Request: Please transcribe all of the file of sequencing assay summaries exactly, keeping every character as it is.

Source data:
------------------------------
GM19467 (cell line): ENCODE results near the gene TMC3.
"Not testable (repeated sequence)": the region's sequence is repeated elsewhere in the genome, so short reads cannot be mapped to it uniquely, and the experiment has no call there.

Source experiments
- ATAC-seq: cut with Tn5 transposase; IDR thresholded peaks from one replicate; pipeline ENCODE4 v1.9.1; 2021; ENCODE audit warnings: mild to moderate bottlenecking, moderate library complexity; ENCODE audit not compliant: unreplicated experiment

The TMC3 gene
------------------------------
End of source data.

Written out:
GM19467 (cell line): ENCODE results near the gene TMC3.
"Not testable (repeated sequence)": the region's sequence is repeated elsewhere in the genome, so short reads cannot be mapped to it uniquely, and the experiment has no call there.

Source experiments
- ATAC-seq: cut with Tn5 transposase; IDR thresholded peaks from one replicate; pipeline ENCODE4 v1.9.1; 2021; ENCODE audit warnings: mild to moderate bottlenecking, moderate library complexity; ENCODE audit not compliant: unreplicated experiment

The TMC3 gene